If the life story of Robert “Believe It Or Not” Ripley was fiction, you would probably have given up on it after the first couple of chapters because it seems to bear so little relation to what most of us know as real life. While not exactly leading what you may call a charmed life – his father died when he was still in school (which, incidentally he did not finish) and his home town of Santa Rosa, California, was flattened by the 1906 great San Francisco earthquake – he certainly had an incredible knack for finding the right sort of people, ideas and innovations at just the right time. Considering how incredible his rise from dirt poor child to multi-millionaire celebrity journalist and globetrotter was, it is also surprising that Neal Thompson’s new book A Curious Man: The Strange & Brilliant Life of Robert “Believe It Or Not” Ripley is the first biography to be written about the man. This biography may have taken a long time in coming, but the five years it took to compile it were clearly a labour of love.
Ripley’s first big break came as a poor, unemployed high-school drop-out who was cheerfully ignoring his mother’s pleases to find a proper job, instead indulging himself in semi-professional baseball and drawing endless cartoons. At the age of eighteen, he had his first published cartoon appear in Life for the fee of $8; shortly after finding out that his hobby could actually earn him money, Ripley’s mother took in a San Francisco journalist as a lodger. The lodger recognised Ripley’s cartooning talent, and in an age where photography had yet to take hold in the newspaper world, recommended him for an art staff job to an editor she know back in the city. Believe It Or Not, the buck-toothed country kid without a high school diploma was now a professional newspaperman at age nineteen.
It didn’t take long for Ripley to progress to New York, where he moved from paper to paper as a cartoonist, his pay and renown steadily increasing all the while. After several years, his interest for the strange, the unusual and the seemingly impossible provoked him to start a series of cartoon about amazing feats and events. Originally called “Champs and Chumps” as it centred on sporting feats, this morphed into the Believe It Or Not franchise that would come to define his working life – and not just in print. It made Ripley popular enough to have his own radio show, short moving picture films and finally a weekly TV programme, not to mention the museum of the amazing, his “Odditorium” that sprang up at Worlds Fairs and special events across the US to promote his brand. It also paid for multiple globetrotting adventures, and at his death he had visited almost every country on Earth. His personal life was never the equal of his career, however. His mother died at a young age soon after he moved away from California, his relationships with his two siblings were never good and his marriage broke up remarkably quickly after he proved himself a lousy husband.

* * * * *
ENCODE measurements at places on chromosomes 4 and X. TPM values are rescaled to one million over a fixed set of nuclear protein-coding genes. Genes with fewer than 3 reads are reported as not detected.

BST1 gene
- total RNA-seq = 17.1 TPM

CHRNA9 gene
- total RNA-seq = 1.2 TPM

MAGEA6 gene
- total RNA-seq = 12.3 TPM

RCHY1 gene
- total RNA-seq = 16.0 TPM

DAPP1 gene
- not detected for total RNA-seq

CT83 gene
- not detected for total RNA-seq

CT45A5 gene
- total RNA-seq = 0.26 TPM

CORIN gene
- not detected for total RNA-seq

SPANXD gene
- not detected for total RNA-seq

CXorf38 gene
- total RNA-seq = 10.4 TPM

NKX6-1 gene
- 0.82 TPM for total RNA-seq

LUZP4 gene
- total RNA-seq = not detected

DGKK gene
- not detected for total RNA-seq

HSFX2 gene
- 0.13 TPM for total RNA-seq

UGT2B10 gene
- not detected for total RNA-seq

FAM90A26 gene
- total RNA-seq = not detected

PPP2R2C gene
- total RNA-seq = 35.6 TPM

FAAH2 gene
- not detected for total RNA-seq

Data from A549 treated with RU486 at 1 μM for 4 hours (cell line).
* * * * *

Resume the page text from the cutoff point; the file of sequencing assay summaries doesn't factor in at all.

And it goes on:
Thompson’s book is a lively and engaging tour through Ripley’s incredible life. Thorough, generously illustrated and well-written, it is broken up by a series of “Believe It!” snippets about things related to the narrative – the perfect touch to give this biography a bit more of an air of the man it is about. I liked that Thompson, while clearly admiring Ripley, never seems to get star-struck by him. He candidly admits that failings in Ripley’s life, the poor way he often treated the women he loved, his inability to really connect with his brother Doug and how he often didn’t credit collaborators. While too substantial for a holiday read, it is worth picking up by anyone with an interest in American popular culture, cartooning or world travel in days gone, not just for those who admire the man himself. As the book says, “Ripley, it turns out, may have been the most unbelievable oddity of them all.”
A Curious Man: The Strange & Brilliant Life of
Robert “Believe It Or Not” Ripley by Neal Thompson
Published by Random House, June 2013
With thanks to the publisher for providing this review copy.
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